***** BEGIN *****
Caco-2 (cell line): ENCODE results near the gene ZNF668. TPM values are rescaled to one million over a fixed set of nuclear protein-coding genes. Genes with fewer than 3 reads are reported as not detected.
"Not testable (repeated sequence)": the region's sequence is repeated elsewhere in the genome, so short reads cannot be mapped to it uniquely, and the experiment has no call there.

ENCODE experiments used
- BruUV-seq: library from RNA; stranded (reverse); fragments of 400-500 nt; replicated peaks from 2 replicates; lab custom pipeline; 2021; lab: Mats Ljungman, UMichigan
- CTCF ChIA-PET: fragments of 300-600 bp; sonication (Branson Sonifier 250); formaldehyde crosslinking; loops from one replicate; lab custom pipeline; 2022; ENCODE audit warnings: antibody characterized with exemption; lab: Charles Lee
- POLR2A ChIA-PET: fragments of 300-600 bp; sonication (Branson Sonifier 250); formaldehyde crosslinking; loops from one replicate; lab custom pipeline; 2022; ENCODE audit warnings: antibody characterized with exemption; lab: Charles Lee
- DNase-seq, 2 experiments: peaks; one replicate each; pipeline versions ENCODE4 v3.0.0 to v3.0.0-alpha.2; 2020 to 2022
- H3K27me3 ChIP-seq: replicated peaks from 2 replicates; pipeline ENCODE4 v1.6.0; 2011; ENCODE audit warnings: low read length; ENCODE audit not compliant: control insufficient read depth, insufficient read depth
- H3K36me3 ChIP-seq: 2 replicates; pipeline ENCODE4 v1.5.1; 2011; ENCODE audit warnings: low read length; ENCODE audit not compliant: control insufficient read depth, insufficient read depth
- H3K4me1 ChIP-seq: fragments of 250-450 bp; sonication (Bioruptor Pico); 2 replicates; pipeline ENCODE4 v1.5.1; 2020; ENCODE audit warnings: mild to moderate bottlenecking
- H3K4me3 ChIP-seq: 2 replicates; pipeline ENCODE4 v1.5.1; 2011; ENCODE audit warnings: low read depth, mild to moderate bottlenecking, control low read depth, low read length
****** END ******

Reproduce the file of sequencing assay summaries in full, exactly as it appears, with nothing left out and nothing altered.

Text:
Caco-2 (cell line): ENCODE results near the gene ZNF668. TPM values are rescaled to one million over a fixed set of nuclear protein-coding genes. Genes with fewer than 3 reads are reported as not detected.
"Not testable (repeated sequence)": the region's sequence is repeated elsewhere in the genome, so short reads cannot be mapped to it uniquely, and the experiment has no call there.

ENCODE experiments used
- BruUV-seq: library from RNA; stranded (reverse); fragments of 400-500 nt; replicated peaks from 2 replicates; lab custom pipeline; 2021; lab: Mats Ljungman, UMichigan
- CTCF ChIA-PET: fragments of 300-600 bp; sonication (Branson Sonifier 250); formaldehyde crosslinking; loops from one replicate; lab custom pipeline; 2022; ENCODE audit warnings: antibody characterized with exemption; lab: Charles Lee
- POLR2A ChIA-PET: fragments of 300-600 bp; sonication (Branson Sonifier 250); formaldehyde crosslinking; loops from one replicate; lab custom pipeline; 2022; ENCODE audit warnings: antibody characterized with exemption; lab: Charles Lee
- DNase-seq, 2 experiments: peaks; one replicate each; pipeline versions ENCODE4 v3.0.0 to v3.0.0-alpha.2; 2020 to 2022
- H3K27me3 ChIP-seq: replicated peaks from 2 replicates; pipeline ENCODE4 v1.6.0; 2011; ENCODE audit warnings: low read length; ENCODE audit not compliant: control insufficient read depth, insufficient read depth
- H3K36me3 ChIP-seq: 2 replicates; pipeline ENCODE4 v1.5.1; 2011; ENCODE audit warnings: low read length; ENCODE audit not compliant: control insufficient read depth, insufficient read depth
- H3K4me1 ChIP-seq: fragments of 250-450 bp; sonication (Bioruptor Pico); 2 replicates; pipeline ENCODE4 v1.5.1; 2020; ENCODE audit warnings: mild to moderate bottlenecking
- H3K4me3 ChIP-seq: 2 replicates; pipeline ENCODE4 v1.5.1; 2011; ENCODE audit warnings: low read depth, mild to moderate bottlenecking, control low read depth, low read length